In 1984, when he took part in the group show “Como vai você, geração ’80?” [How are you doing, ’80s generation?] at the Parque Lage Arts School,along with several artists of the same generation, Leonilson was a twenty-seven-year-old painter who, like many of the other participants — Luiz Zerbini, Leda Catunda, Beatriz Milhazes, Daniel Senise and Nuno Ramos, among others — enjoyed experimenting and innovating, showing mainly his unstretched canvases fixed directly to the wall through eyelets. At this time his style was already quite recognizable, but it still bore the visual influences of the international movements that marked the return of painting earlier that decade, especially the Italian Transavanguardia, with which he had firsthand contact during his long trips to Europe in the previous years. Over the following decade, and mostly at the end of his life, from 1990 to 1993, his language would go through a deep transformation, which somehow places Leonilson on a common trajectory with other artists like Milhazes or Ramos — to mention only a few of the most acknowledged names these days. But both the path followed by his work as well as the dramatic course of his personal life make him a unique case in the Brazilian context.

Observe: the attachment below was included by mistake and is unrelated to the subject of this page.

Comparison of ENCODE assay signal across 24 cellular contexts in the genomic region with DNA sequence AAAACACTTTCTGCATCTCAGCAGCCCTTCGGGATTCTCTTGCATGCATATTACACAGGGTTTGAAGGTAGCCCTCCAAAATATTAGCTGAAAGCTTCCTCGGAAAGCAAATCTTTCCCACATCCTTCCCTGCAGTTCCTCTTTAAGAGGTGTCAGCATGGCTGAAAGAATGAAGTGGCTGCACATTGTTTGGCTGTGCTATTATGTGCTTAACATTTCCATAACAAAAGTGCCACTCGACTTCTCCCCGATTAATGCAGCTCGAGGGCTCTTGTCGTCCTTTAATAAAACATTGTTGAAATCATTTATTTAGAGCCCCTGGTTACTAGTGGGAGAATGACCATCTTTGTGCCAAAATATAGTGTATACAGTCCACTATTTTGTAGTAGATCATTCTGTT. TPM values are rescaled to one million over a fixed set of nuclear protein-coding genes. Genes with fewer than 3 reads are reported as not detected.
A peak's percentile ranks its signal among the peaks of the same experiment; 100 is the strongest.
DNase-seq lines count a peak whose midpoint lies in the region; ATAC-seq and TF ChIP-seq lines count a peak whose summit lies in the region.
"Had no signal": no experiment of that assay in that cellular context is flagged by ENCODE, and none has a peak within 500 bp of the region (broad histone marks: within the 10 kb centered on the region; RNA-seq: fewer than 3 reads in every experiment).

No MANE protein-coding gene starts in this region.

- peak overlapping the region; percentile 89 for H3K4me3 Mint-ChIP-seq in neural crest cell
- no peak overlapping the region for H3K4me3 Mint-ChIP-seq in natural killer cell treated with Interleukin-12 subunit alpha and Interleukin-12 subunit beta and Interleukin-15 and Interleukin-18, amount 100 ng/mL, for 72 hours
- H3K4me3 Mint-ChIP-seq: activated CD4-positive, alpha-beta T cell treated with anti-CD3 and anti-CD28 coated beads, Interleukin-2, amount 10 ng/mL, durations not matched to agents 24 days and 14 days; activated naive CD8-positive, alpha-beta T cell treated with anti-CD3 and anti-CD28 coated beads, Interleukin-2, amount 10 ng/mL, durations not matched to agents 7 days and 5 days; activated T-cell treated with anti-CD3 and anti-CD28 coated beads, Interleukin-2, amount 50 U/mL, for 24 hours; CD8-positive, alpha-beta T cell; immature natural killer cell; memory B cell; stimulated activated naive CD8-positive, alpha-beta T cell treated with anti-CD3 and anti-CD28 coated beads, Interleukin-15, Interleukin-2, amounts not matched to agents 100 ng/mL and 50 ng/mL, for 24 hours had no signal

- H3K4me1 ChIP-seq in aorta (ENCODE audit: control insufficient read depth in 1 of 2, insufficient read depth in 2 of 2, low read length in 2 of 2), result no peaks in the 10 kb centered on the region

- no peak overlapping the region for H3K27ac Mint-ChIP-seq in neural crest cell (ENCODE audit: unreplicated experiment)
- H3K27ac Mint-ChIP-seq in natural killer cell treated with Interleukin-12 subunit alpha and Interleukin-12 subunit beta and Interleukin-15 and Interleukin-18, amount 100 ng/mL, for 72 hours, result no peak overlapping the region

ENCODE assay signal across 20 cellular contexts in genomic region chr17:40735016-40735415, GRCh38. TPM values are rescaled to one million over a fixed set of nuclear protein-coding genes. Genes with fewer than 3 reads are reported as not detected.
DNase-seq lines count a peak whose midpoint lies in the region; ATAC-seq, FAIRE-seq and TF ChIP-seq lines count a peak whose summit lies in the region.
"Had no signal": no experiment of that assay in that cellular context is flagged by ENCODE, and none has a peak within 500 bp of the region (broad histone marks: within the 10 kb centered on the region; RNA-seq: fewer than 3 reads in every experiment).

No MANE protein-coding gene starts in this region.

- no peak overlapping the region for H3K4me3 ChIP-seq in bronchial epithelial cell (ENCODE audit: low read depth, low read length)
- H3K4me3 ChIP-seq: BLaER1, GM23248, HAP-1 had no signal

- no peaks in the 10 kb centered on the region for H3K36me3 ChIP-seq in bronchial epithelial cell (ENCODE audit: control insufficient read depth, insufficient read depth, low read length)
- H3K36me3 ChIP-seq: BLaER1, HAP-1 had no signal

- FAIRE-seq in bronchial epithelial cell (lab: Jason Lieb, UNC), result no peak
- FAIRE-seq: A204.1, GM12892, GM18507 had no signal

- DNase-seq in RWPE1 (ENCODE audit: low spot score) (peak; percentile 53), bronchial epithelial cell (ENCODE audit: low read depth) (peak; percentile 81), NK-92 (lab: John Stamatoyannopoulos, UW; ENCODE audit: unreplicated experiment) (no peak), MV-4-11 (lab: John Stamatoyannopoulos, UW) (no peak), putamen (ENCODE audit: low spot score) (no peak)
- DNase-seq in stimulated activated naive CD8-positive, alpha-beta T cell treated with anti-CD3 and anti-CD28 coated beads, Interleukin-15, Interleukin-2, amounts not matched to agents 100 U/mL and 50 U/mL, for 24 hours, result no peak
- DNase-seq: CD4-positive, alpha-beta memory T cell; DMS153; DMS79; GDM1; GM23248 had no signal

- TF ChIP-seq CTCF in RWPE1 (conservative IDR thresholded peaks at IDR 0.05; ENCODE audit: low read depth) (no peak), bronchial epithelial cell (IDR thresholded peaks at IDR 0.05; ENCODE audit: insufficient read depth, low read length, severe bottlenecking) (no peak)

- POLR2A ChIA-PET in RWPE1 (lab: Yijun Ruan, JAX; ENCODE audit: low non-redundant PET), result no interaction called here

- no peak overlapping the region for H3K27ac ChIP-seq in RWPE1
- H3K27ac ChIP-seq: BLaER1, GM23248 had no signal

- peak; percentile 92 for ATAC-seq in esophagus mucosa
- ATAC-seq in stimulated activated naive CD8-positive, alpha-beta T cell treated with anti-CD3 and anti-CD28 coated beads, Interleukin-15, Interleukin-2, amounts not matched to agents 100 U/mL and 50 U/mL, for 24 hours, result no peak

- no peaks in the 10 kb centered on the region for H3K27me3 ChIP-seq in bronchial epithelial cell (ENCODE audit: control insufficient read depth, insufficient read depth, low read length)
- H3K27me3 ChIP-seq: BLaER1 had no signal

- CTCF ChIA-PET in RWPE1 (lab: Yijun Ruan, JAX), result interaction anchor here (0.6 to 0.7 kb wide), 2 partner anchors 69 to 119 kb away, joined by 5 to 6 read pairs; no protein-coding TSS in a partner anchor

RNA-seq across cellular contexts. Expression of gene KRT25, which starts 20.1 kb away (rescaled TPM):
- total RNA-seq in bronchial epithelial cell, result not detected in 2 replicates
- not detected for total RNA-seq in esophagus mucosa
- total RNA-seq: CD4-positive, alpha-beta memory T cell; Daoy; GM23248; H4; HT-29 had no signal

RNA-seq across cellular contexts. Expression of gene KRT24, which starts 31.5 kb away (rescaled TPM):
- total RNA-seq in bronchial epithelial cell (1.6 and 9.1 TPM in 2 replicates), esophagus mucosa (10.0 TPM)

Homosexual, in 1990 he learned he was HIV positive, and after a period in which his work became a poetic and sublime rendering of the progress of the disease and the transformations it brought, he died of it in 1993 at only thirty-five. Becoming less figurative and more literary, almost invaded by a void that turned sparse elements into isolated and solitary ones, his late works have been interpreted by critics as a reflection of his personal Calvary, despite the fact that many of these iconic traits actually showed up before the disease. Although arguable, this absorption remains perfectly cohesive in the case of Leonilson, an artist who, since the beginning of his career, struggled to inextricably link personal life and artistic production, to create a body of work that has already been defined as “almost exclusively autobiographical” [Lisette Lagnado, “O pescador de palavras,” in São tantas as verdades, SESI, São Paulo, 1996, p. 28]. In an interview made a few months before his death, the artist himself, when comparing the way he worked to the poetry of Constantin Cavafy, stated: “He used to go to a café in Alexandria and kept talking about, describing the guys he saw there. In this drawing I wrote ‘good news.’ I had a date with my boyfriend at 5:00 pm, and it wasn’t until 10:30 pm that he called to say: ‘Leo, I might be a little late…’ Meanwhile, I kept on drawing. To make it simple, it is like the work of a reporter.” [Lisette Lagnado, “A dimensão da fala,” interview with the artist, in São tantas as verdades, op cit., p. 113.]